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This week saw the sale of Getty Images to private equity firm Hellman & Friedman, as well as the launch of royalty-free, paywhat- you-want image service Moodboard. With traditional business models being challenged, what is the future for the image library

This week saw the sale of Getty Images to private equity firm Hellman & Friedman, as well as the launch of royalty-free, paywhat- you-want image service Moodboard. With traditional business models being challenged, what is the future for the image library?

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The acquisition of Getty Images for perhaps more than its market value, and the fact that the Getty family still holds shares, demonstrates investors see future growth in the company. The industry will continue to prosper from new businesses like Moodboard, which respond to the new demands of the user. Those who don’t address the challenges of microstock and social networking are likely to fall by the wayside. Moodboard is perfectly placed to capitalise on the benefits the new on-line image library industry can offer.
Mike Watson, Chief executive, Moodboard

 

This has caused quite a debate with us, the consensus being that, as more sites are developed with ‘user-driven content’, people are finding, sharing and acquiring imagery this way. The diversity of imagery from Flickr is better material than any image library. How long before it creates an option for users to sell their imagery? The Southbank Centre is currently running a Flickr competition with its Alexander Rodchenko show, making an ideal showcase for unknown photographers.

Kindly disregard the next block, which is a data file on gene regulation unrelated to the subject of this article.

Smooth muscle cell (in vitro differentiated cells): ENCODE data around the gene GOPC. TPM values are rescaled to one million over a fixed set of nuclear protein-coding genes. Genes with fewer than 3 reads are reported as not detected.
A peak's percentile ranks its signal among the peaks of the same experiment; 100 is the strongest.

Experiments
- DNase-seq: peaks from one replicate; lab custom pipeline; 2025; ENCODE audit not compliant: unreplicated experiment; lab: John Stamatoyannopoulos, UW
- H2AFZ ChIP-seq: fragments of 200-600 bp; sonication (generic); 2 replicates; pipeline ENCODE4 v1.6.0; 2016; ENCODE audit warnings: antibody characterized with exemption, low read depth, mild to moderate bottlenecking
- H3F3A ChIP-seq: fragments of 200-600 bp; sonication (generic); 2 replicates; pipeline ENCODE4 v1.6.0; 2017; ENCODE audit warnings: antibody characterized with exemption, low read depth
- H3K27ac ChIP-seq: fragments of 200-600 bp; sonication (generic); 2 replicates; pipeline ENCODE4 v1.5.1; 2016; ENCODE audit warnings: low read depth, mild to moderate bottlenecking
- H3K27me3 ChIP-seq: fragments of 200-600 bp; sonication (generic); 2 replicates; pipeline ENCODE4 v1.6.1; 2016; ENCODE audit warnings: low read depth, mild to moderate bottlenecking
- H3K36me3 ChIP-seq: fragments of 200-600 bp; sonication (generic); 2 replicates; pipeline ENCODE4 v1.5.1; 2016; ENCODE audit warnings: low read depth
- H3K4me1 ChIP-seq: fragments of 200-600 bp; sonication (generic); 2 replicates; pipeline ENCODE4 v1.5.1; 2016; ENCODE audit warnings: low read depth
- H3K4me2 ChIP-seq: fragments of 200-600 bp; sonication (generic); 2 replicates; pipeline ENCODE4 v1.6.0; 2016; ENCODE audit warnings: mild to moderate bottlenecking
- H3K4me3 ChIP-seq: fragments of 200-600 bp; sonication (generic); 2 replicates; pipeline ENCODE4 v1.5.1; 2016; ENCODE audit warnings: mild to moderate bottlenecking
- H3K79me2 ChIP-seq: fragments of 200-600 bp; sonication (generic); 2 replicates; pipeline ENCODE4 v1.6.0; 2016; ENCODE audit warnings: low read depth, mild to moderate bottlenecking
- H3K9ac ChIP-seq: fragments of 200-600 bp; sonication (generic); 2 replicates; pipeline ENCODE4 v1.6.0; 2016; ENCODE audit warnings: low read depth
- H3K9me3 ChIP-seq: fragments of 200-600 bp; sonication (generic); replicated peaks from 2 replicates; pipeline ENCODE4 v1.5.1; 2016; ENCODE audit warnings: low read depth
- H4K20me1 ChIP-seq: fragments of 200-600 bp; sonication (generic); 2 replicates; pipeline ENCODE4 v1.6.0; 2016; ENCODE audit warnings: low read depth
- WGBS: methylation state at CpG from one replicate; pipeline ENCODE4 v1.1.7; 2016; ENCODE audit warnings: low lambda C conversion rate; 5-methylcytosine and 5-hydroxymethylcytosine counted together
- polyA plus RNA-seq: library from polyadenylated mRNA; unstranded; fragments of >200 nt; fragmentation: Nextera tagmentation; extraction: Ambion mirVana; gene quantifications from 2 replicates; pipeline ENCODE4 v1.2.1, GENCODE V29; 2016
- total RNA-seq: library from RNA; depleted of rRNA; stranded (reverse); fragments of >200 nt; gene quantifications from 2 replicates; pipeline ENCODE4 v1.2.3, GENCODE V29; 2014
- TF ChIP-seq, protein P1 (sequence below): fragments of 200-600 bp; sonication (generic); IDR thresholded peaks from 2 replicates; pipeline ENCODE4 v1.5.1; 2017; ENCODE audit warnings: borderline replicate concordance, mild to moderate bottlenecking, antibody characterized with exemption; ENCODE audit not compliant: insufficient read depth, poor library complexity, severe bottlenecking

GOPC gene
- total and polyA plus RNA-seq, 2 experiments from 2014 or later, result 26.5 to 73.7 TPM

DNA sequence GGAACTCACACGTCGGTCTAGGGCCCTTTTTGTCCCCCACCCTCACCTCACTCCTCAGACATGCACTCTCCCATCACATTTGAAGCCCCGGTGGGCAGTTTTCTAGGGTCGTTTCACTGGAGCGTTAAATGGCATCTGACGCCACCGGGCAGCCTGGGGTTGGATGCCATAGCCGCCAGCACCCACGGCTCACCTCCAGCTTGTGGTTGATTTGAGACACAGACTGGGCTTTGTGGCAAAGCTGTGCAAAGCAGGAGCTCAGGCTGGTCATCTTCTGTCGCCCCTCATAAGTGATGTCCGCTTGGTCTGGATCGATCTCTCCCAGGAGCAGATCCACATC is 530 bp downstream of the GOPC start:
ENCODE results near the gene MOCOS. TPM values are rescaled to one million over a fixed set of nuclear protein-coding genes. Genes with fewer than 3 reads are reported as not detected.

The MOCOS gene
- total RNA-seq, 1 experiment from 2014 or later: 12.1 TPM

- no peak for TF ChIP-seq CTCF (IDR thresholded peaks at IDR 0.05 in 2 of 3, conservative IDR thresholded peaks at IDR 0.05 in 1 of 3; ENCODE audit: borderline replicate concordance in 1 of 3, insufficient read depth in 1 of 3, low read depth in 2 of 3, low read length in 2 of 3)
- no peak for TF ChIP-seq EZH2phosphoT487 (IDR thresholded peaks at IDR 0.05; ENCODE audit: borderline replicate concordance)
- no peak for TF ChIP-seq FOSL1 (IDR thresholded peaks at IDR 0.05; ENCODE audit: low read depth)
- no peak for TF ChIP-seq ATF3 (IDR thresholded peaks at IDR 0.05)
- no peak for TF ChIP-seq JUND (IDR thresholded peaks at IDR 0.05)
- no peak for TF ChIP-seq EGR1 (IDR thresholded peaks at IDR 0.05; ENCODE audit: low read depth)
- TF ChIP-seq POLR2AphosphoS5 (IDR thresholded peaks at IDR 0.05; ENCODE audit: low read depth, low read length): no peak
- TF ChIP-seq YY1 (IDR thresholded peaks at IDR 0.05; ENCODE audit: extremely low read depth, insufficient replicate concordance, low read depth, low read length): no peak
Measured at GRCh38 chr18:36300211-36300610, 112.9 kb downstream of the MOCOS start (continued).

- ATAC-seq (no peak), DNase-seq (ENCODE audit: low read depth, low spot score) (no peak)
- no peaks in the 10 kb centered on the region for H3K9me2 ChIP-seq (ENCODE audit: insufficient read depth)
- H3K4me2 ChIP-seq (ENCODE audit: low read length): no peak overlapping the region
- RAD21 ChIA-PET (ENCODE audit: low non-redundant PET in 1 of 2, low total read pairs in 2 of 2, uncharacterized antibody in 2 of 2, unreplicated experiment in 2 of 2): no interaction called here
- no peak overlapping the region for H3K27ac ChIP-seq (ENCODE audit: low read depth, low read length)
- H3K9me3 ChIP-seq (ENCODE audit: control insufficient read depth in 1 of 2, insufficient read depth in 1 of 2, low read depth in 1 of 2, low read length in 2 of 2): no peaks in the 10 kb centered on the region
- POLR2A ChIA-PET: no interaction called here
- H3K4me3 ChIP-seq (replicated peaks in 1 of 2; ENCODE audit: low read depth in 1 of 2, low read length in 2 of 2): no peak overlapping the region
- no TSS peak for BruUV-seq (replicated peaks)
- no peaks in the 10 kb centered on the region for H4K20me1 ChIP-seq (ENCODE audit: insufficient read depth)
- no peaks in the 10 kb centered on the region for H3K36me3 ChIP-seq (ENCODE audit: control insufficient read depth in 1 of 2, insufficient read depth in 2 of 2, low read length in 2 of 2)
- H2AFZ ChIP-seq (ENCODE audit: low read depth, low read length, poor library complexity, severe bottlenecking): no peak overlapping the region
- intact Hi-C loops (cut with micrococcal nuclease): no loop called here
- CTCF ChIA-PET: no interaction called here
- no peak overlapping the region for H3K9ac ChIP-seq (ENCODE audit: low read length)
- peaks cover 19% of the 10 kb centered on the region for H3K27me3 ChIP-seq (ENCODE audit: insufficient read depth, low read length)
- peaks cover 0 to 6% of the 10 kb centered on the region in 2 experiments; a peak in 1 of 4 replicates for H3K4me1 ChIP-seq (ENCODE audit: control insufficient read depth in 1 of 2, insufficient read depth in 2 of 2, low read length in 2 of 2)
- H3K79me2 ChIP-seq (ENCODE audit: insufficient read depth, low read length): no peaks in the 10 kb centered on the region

Kingsley Shaw, Founding partner, The Design Conspiracy

 

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Getty Images’ sale to a private equity firm and the dominance of royalty-free sites suggests a huge shift in the marketplace. This reflects the rapid democratisation of the medium which has been happening over the past decade – not just in the production and sharing of photographs, but also in the sale and distribution of images. Some of the old, big agencies offer expertise, but the new situation gives the photographer greater opportunities in the global market.
Brett Rogers, Director, The Photographers’ Gallery

 

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Talented photographers and filmmakers provide a wealth of image choice for creatives and media professionals, and they need to be rewarded. It’s their right under current UK copyright law – and in most other jurisdictions – and best served by orderly, transparent markets. Royalty-free, pay-what-you-want services could have a detrimental effect as a disjointed and uneven market may arise. Hopefully, image originators will still be paid royalties and fees, and their intellectual property will be protected.
Dids Macdonald, Chief executive, Anti Copying In Design

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